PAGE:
1983 would also see the band booked for Sallies Ball. St Salvator's finest clearly had no idea who or what they were booking but Dr Jim the manager was well connected and the 2am shift was theirs. Battling through a 2 hour set saw them come unstuck just before dawn when the organisers finally marched them off the premises. The set list included "Why", "Double Pernod" and "L'amour Biscuit...they call it biscuit love"

1984 - February

1984 - July

3 tracks showing Life Support's distinctly unique and confused style. From the dark brooding love song About You, through the nuclear wasteland of 'the penny the mushroom rises',to a throwaway teenage kicks arrangement, State of Mind the band were rarely restrained by their influences, more by their instruments.

"About you" starts with sharp guitar, then poppy bass before heavy snare, adds a wee scare, a hint of the darkness to come. "I felt I sensed the worst, the day that I met you, you radiated something special, a sort of instant doom...". Its not a love story. The complete opposite of The Police's "every breath you take". This is the song of a man being stalked, then trapped and powerless to evade. He shouts but you feel the voice is suffocated. Unlucky Pal, you've no chance is what this reviewer thinks.

The only link between 'About You' and 'The Penny Drops' is the despair you feel for the character. The Penny Drops starts with heavy rising bass before "a loud bang, alarm bells ring" and the drums are smashing you ear drums. "The penny drops as the mushroom rises" tells the story of a lonely survivor and wanders into the era that gave us Trainspotting. The drugs culture in the late 70's and early 80's saw Edinburgh one of the homes of AIDS. This song clearly compares the imagined post Nuclear landscape to the carnage being reaped by Thatcher on communities in Scotland. Its a song that could've made the Trainspotting sound track.

State of Mind is a return to simple songs in C, F & G. Two verses, two chorus, middle eight and a final chorus. Easy on the ear and so derivative of Teenage Kicks, but good for it.

If 1984 had heralded the single 1985 brought more gigs and more band changes. By the time the band played La Sorbonne Rich and Ross had arrived on guitar and drums. Vin's hair was causing a fire hazard every time he lit a fag and his voice was as shit as ever.

A huge set list saw many old favourites ditched as the vile rapport developed their sound. A new wall of noise had replaced the nascent and naive noise with poise. Intricate velvets influenced guitar work started many songs before the groove was established.

The set list read

Psychosis (strangers in alleyway)
Mothers son
The donkey
On your own
Teenage kicks
Fall from grace
Cafe bar Jazz distractions
Love on the sea
Watch you grow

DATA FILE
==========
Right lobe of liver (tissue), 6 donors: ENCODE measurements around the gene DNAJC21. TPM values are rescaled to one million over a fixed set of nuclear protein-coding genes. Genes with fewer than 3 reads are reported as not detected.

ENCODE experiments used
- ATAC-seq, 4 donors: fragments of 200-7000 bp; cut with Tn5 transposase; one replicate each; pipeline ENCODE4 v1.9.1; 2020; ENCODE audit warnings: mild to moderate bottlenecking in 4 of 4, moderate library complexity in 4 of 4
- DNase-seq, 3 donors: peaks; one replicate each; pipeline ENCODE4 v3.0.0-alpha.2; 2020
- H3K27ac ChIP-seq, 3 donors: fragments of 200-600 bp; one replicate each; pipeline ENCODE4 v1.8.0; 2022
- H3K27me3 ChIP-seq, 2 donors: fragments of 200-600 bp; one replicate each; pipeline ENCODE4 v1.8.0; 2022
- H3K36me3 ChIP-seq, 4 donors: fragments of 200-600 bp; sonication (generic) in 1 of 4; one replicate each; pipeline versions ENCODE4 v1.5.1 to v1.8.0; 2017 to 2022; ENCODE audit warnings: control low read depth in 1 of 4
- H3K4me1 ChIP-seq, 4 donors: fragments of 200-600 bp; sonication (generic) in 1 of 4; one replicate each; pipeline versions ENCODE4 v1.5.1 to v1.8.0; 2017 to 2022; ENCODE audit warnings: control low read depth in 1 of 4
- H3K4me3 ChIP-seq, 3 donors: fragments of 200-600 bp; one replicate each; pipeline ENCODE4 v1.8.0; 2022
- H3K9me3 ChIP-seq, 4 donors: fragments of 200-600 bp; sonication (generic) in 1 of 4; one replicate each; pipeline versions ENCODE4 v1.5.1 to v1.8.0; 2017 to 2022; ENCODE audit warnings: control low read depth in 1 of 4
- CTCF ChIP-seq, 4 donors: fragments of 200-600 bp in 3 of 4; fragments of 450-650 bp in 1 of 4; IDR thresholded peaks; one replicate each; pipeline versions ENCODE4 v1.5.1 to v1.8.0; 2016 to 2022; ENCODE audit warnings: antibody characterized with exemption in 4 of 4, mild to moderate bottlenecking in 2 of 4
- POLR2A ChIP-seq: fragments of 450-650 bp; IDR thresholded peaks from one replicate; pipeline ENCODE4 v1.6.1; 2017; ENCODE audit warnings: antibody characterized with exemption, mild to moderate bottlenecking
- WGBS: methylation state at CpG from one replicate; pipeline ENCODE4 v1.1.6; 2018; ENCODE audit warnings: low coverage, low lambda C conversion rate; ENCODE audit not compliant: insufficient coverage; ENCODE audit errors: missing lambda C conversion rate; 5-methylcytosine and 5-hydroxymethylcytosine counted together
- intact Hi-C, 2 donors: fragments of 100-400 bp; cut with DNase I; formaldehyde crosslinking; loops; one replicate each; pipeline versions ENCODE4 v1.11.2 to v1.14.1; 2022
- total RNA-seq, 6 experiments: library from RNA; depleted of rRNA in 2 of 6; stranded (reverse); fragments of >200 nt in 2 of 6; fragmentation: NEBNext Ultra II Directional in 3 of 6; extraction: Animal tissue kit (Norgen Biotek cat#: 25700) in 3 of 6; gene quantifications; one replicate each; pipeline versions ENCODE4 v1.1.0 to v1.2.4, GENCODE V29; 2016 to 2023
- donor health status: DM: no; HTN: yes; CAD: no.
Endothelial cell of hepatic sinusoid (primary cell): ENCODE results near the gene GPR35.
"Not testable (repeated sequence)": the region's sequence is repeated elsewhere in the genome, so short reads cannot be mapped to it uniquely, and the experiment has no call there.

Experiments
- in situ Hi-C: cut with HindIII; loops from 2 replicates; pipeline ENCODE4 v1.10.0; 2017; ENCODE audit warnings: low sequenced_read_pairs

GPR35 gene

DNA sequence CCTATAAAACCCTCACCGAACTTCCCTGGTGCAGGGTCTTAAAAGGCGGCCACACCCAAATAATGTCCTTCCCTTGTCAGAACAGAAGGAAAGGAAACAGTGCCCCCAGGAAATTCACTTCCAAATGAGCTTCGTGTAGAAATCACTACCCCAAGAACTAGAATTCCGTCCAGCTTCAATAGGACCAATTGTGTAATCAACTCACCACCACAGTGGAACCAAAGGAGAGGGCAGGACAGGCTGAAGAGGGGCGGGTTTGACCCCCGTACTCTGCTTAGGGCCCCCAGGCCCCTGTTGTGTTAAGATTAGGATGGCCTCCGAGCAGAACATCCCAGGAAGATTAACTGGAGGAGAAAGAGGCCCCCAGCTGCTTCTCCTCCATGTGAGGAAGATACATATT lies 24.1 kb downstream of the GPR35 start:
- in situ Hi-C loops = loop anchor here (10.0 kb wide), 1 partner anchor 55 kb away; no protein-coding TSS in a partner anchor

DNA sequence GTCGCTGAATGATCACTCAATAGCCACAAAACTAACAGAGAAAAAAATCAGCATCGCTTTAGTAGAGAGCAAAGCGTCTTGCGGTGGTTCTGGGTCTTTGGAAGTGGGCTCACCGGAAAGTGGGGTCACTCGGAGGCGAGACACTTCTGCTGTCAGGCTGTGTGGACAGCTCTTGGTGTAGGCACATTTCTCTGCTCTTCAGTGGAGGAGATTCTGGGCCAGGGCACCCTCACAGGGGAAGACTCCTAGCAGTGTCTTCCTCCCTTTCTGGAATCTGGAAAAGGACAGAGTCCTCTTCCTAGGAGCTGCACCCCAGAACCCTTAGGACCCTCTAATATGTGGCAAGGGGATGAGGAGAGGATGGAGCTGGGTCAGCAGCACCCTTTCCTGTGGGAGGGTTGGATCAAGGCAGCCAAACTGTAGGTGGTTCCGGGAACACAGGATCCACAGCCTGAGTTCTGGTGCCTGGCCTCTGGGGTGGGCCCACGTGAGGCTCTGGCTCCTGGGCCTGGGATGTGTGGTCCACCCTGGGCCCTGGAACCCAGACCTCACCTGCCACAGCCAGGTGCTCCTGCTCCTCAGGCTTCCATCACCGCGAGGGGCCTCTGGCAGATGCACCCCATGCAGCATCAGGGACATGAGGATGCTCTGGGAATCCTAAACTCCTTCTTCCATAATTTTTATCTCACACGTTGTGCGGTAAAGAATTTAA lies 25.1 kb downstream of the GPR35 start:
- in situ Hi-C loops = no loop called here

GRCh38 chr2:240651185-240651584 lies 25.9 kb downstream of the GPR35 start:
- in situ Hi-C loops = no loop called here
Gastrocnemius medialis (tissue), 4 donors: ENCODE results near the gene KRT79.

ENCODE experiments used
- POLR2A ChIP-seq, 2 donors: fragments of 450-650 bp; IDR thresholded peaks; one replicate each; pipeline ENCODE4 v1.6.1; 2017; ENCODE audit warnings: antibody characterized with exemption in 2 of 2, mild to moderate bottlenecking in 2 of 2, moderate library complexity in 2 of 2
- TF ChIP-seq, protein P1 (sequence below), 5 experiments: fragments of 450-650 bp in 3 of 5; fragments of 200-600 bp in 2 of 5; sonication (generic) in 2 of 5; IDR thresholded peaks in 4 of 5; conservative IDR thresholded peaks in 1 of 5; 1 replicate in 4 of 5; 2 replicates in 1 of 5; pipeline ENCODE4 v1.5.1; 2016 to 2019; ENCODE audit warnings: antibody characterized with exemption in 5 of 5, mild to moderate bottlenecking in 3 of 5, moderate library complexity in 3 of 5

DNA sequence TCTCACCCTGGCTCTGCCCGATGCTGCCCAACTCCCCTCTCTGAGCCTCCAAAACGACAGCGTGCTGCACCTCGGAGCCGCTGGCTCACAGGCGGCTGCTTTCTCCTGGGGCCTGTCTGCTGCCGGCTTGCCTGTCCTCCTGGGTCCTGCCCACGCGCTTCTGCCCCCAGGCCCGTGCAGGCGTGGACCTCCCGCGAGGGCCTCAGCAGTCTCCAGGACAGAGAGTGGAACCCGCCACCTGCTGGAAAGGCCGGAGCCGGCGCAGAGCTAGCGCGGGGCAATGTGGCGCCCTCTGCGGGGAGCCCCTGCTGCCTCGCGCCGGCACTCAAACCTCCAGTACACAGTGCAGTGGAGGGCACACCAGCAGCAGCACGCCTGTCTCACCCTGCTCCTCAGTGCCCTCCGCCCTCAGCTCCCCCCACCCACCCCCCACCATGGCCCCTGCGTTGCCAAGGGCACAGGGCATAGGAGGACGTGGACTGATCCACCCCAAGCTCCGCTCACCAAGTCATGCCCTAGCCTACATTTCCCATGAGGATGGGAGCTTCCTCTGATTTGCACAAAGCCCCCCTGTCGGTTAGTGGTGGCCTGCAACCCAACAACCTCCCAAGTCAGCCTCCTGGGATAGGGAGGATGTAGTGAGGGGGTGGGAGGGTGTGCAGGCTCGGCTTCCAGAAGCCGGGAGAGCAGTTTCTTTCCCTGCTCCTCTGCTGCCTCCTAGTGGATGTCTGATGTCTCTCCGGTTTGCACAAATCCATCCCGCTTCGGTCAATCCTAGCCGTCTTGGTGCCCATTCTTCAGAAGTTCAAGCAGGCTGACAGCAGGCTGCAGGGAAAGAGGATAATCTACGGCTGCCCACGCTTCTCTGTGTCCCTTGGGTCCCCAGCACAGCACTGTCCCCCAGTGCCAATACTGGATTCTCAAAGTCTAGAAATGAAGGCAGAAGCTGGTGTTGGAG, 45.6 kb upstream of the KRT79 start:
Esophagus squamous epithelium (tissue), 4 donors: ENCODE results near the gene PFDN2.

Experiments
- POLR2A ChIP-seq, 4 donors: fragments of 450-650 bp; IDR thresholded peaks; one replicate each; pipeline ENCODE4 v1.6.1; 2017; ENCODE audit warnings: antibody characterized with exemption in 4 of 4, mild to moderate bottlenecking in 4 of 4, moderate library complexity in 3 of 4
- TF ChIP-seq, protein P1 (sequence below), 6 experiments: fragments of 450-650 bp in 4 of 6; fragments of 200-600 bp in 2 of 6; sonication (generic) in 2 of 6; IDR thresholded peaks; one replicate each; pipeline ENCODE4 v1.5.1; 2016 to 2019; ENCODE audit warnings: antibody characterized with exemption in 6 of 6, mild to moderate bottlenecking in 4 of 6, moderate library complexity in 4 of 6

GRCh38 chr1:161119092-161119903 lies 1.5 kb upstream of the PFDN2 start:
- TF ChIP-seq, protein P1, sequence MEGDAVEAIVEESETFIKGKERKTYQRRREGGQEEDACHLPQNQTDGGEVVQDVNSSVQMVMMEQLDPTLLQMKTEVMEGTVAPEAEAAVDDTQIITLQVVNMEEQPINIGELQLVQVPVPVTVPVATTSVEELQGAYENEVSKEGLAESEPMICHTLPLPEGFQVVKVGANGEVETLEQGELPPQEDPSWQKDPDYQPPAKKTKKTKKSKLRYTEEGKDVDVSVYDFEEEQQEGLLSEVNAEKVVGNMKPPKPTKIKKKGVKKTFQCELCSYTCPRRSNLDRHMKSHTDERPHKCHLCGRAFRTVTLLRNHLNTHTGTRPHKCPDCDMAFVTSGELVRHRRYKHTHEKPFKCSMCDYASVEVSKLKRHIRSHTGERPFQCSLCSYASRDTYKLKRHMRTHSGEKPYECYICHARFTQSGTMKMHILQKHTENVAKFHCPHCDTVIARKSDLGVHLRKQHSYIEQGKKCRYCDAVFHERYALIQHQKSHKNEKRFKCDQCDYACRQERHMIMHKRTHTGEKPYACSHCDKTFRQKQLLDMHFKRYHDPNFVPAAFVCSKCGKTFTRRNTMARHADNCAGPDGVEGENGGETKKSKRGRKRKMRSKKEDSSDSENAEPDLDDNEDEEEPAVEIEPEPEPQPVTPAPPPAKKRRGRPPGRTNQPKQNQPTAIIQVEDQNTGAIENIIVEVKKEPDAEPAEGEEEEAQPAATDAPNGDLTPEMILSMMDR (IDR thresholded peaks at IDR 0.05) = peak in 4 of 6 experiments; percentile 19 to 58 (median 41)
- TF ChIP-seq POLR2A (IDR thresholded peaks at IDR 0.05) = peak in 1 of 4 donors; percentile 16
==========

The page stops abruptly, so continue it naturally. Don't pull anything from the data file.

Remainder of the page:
Platform 99
Mountainous task
Stay free
All right on the night
Sweet Jane

A late summer gig at Baxter Park (advertised in issue 31 as Caird Park) saw the band join Plastic Surgery, AGGA and a few more on a somewhat dreich Dundee day. By the time the band performed Hilary and the travelling support were the only ones left to play to, so they did. Clearly the crowd had got lost searching for  Caird Park

As 1985 drew to a close the band pitched up at Riccarton to play as a five piece. Rich would have his swansong as Gordon learned the tunes. The band brought a bus load from the Avon Hotel out to Heriot Watt's fine campus and along with three bemused students started to party from the first note, which was of course the debut single.

About You
Teengage Kicks
Romantic Turn
Love on the Sea
Alright on the night
The Donkey
Richard's Song
Sweet Jane
Saturday Night
People at their best
Standing (at the edge)
State of Mind
Time will tell
The Penny Drops
On your own
Stay Free

Were some of the songs that night in November. A real mixture of songs from the earliest days and the more intricate later sound. A complete "mish mash of shite" as one reviewer called it. Thankfully it was recorded on a 4 track so we can now listen to it and remix it. On its own the bass really does sound superb, taken individually both guitars sound pretty special too, its just when you turn the volume up on them all that you realise not all members of the band had the same set list.

By 1986 it was time to switch off the machine. As Rich had left Gordon Tucker arrived. Tucker had added even more finesse to the guitar riffs.

The band got together at the barn and played the driving beats of

Love you girl
Waiting for my time (move your feet)
Johnny (aka Michael)
Mountainous task
On your own
Stay free
Watch you grow
Fall from Grace

Their sound was now characterised by repetitive riffs that would start slow grow to a crescendo then start again. It was a groove the band never found. It looked unlikely they would find it and that's why they stopped, or not as the case may be as endings were frequently aborted. The structure that was imposed on early songs had given way to a jamming mentality which would work with musos but not these bozos. Vin would sing across the instrumental, Ross would destroy the drums during the quiet spell and they had the timing of a bad Neil Smith joke.

Still they could laugh. It was a five year apprenticeship for Simon and 30 years later he's still going strong.

The band got back together for 4 well chosen tracks and nailed them before heading to the bar in 2012, who knows what another practice might do!

A recording studio has been sourced in Bilbao and 2017 will see them back making noise.

Sent from my iPhone